Pop the transistor in as shown, with each lead inserted into a separate row of the breadboard.
Add the resistor so that one of its leads goes in the same row as the transistor’s Base (the centre lead for 2N2222A and 2N3904 transistors, such as the one shown). The other lead of the resistor can go into the row two to the right of the transistor’s Collector, as shown.
Add the LED so that the Negative (-) lead goes in the same row as the transistor’s Emitter (if you use a 2N3904 or PN2222A, this is the left lead), and the Positive (+) lead goes in the same row as the transistor’s Collector (if you use a 2N3904 or PN2222A, this is the right lead).
You can tell which is the positive lead of an LED because the part it’s attached to inside is smaller. If it is a new LED that you bought, the negative side of the lens will have a flat spot, and the positive lead will be longer. You can test an LED easily with a 3 volt battery to check its polarity.
Winding the Coil
The coil ‘winds up’ being the most critical component in this circuit. Here’s how to wind it:
- Take a generous amount of Magnet Wire — around six feet, depending on the size of your Toroid — and cut it into two equal lengths. You can also just fold it over on itself for the winding, and cut it when you are done.
- Hold the two wires side by side and pass them through the Toroid, so that they form a full turn around the toroid, and are next to each other. It is important that they NEVER CROSS. Draw them tight.
- Repeat until you have 11 to 17 wraps with each wire. Make sure you keep them tight and make sure they never cross, and that you keep them as a pair (as shown).
- When you are done, you need to remove the varnish from the four wire ends so that you can connect them to other components. This can be done by burning it off with a lighter, sanding it off, or scraping it off with a knife. Sanding is the most civilized option.
- In the photo above I have flagged one wire with tape at each end. It is important to know which wire is which when you are done. This is easily done with an Ohm-meter (check which of the four wire ends are connected to each other), but it can also be done by staring at it long enough.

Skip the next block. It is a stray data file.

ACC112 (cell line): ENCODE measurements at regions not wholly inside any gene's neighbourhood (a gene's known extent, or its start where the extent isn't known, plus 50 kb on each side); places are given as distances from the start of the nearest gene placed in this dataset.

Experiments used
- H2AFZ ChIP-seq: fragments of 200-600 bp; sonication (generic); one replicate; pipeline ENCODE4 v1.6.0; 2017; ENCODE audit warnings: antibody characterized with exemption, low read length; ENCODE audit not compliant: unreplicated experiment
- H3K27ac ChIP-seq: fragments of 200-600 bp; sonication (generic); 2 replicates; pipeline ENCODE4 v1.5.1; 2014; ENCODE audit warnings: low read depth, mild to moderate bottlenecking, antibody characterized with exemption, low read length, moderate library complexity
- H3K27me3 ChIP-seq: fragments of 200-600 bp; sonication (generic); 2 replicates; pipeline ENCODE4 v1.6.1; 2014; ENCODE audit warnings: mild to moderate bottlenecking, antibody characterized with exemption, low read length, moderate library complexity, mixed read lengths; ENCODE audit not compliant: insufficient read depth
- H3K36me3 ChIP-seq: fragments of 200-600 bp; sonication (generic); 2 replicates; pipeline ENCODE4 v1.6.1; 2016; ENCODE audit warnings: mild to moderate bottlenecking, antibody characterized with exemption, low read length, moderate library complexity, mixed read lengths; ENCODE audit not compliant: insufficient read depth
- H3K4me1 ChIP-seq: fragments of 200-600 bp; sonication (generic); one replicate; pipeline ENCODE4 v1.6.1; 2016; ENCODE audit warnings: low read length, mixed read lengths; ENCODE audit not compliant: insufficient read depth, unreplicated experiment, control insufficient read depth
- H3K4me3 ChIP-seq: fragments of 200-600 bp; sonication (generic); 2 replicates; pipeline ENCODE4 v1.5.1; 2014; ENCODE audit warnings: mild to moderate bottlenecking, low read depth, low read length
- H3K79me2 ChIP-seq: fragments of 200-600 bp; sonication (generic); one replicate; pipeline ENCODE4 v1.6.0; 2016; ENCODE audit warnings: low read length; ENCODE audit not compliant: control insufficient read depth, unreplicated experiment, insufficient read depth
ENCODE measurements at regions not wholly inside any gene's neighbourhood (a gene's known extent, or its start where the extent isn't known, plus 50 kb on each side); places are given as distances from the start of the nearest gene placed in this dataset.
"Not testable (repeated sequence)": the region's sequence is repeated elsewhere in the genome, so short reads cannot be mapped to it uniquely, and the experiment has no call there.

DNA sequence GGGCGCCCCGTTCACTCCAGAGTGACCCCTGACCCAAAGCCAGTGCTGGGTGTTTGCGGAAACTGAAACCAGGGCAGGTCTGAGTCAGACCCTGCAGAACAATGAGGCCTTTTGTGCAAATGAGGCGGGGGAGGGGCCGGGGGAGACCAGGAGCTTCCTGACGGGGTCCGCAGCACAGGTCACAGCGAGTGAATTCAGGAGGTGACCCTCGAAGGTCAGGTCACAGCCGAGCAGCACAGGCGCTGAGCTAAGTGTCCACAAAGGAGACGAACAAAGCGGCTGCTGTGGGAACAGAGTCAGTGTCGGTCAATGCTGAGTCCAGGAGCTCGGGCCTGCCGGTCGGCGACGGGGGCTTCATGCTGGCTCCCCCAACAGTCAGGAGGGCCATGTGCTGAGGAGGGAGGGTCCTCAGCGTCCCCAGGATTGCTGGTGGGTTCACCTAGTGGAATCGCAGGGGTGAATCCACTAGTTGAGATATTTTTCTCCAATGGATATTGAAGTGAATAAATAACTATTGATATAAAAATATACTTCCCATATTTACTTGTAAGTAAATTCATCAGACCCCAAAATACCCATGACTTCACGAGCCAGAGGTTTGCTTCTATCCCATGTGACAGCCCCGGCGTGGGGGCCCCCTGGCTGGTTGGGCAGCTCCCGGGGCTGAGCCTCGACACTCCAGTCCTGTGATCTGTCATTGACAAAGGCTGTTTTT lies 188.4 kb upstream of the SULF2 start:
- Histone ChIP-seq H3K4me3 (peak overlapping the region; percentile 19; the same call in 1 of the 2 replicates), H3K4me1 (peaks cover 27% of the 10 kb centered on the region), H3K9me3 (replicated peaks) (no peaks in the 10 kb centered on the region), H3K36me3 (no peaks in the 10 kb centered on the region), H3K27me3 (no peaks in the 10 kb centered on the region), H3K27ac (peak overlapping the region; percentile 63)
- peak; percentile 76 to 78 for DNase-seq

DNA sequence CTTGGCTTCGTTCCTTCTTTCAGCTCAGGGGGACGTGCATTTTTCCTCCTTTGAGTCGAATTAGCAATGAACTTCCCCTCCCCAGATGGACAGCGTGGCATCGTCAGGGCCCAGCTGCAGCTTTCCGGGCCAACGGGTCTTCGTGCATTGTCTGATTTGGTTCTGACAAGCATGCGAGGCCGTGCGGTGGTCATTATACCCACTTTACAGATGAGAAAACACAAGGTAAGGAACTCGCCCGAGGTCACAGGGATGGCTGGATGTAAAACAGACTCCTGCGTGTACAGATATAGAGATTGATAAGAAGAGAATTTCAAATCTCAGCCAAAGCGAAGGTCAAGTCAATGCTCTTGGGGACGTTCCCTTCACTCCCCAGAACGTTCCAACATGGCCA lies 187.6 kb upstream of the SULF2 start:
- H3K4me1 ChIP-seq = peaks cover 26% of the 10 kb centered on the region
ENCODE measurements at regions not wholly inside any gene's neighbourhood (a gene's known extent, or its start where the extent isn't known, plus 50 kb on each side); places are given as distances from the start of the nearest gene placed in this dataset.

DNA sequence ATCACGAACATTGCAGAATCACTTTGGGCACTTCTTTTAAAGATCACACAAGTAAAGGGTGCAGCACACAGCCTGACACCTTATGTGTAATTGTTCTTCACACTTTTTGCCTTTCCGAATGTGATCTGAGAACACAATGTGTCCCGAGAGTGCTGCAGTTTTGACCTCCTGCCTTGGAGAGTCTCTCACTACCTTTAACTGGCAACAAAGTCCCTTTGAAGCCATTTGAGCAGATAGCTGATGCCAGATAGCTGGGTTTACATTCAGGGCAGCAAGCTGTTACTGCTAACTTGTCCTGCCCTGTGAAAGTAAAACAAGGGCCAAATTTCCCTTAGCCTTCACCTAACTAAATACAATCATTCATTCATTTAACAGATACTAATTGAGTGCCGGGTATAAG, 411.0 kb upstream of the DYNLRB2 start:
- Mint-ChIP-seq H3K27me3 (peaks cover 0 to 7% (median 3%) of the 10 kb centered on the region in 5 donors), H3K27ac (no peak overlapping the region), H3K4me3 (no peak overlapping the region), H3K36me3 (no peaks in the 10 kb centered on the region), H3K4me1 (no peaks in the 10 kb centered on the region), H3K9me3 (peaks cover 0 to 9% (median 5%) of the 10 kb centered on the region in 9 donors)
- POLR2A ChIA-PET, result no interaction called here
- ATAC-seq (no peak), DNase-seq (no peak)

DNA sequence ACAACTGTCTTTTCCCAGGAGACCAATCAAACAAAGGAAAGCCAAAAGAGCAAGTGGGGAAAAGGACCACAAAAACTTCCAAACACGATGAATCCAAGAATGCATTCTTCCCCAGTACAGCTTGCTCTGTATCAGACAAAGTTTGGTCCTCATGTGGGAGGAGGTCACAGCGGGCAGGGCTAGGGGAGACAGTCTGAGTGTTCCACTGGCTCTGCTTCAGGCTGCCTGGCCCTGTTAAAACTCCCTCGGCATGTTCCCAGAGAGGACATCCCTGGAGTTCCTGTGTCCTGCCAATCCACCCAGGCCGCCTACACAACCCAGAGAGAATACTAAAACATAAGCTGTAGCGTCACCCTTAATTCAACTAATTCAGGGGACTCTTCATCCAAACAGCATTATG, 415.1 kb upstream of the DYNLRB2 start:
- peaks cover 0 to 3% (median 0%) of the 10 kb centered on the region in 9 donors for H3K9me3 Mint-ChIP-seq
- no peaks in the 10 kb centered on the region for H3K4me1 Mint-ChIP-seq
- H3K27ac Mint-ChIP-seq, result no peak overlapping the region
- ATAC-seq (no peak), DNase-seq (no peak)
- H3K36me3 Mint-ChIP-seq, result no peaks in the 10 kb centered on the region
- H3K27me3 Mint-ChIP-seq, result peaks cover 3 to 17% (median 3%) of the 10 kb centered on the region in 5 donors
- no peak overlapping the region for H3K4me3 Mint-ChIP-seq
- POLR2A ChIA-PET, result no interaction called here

- Take the two ends that are not the same wire and are also not from the same end of the coil, and twist them together. This forms the Center-tap of the coil.
Insert the single coil leads into the breadboard, one in the row with the transistor’s Collector and the LEDs positive terminal, and one into the row with the transistor’s Emitter and the LEDs negative terminal.
Insert a short length of solid-core wire into the same row as the transistor’s Emitter. This is your negative power lead.
See if it Works
You’re done ... hopefully. Let’s test the circuit.
Take one last check to make sure everything is wired correctly (check the polarity of the LED & transistor!), and make sure you got the windings on the Toroid right.
If everything seems A-OK, touch the negative power wire (which should be black) to the negative terminal of the battery and the positive power wire (the Center Tap of the Toroid) to the positive terminal of the battery.
Lights? Camera? Action? If the LED lit up and you let out a shout of victory, you are done!
One small note: Depending on how fresh the battery or batteries are, it is possible for the circuit to make too much power for the LED. If the LED is bright when you first turn it on, and then dims — particularly if it also changes colour — it is likely getting too much power. In this case you should replace the LED and try again with a weaker power source.
A Technical Digression
So now you have this neat circuit that you built with your own two hands, and chances are you don’t have a clue how it actually works.
Courtesy of Wikipedia article:
The circuit uses the self-oscillating properties of the blocking oscillator, to form an unregulated voltage boost converter. As with all power conversion technology, no energy is actually created by the circuit (in accordance with the law of conservation of energy). Instead, the output voltage is increased at the expense of higher current draw on the input. As a result, the amount of power entering the circuit is the same as the amount leaving, plus the losses in the conversion process. 1
Here are some places where you can learn how the circuit actually works: